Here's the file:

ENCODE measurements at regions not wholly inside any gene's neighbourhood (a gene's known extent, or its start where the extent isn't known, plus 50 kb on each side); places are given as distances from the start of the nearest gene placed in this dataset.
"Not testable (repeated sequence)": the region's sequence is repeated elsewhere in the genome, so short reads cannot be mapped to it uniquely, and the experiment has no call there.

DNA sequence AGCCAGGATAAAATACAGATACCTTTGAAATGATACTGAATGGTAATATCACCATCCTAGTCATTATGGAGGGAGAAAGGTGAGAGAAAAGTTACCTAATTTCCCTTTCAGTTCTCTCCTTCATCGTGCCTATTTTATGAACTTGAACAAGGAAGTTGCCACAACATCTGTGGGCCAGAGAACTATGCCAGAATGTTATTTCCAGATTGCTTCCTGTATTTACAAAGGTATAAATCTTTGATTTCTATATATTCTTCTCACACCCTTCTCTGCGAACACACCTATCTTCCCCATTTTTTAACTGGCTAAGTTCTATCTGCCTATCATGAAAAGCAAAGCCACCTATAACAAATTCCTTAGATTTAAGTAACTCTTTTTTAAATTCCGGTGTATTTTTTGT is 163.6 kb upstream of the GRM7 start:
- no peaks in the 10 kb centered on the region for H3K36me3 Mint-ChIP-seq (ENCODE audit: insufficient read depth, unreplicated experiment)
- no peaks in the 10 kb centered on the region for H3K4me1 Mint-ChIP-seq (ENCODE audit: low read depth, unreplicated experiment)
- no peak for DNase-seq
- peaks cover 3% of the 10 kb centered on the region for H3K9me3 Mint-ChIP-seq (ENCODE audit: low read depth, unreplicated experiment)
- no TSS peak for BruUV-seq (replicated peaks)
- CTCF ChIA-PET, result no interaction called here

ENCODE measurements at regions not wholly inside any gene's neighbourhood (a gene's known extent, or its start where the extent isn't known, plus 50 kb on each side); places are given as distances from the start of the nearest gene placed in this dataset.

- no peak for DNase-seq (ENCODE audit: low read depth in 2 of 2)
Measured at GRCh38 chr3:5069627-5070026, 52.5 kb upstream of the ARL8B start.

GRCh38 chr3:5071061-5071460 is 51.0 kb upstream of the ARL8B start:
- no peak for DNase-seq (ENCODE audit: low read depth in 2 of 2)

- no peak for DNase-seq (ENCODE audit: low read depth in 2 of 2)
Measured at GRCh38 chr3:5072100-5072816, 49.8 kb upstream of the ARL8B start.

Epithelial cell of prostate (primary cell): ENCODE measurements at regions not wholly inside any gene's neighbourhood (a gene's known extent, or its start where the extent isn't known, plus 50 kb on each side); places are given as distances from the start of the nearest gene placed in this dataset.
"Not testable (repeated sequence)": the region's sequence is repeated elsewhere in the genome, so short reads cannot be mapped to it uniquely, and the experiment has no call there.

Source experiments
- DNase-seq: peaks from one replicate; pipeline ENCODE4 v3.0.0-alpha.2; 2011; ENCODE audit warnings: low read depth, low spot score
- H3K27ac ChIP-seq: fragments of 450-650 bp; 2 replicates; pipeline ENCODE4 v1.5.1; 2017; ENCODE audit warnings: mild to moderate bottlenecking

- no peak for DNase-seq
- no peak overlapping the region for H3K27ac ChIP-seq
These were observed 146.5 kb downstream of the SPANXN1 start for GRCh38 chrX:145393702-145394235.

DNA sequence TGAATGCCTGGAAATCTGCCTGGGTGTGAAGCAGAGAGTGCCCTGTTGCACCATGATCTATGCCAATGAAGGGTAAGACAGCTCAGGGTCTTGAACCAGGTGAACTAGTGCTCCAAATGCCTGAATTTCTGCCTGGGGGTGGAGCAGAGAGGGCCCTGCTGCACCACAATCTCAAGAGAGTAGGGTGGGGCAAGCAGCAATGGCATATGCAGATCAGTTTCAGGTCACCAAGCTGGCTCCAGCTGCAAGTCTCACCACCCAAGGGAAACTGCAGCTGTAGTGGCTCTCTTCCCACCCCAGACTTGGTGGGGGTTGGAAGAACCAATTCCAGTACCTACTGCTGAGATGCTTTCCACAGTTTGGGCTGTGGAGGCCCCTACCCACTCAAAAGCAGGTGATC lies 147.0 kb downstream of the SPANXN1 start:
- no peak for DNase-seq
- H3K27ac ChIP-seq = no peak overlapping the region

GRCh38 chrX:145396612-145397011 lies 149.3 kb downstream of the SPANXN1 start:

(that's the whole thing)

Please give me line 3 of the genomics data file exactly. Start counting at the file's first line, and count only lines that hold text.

DNA sequence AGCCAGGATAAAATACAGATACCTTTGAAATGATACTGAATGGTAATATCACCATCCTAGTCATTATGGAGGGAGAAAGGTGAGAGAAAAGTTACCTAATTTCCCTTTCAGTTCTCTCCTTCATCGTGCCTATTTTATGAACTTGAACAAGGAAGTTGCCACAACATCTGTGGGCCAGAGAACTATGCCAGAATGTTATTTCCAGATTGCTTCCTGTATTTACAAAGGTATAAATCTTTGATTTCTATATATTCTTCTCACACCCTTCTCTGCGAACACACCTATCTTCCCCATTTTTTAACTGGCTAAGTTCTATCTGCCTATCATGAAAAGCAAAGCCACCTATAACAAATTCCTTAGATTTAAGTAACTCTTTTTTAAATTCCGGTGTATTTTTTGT is 163.6 kb upstream of the GRM7 start: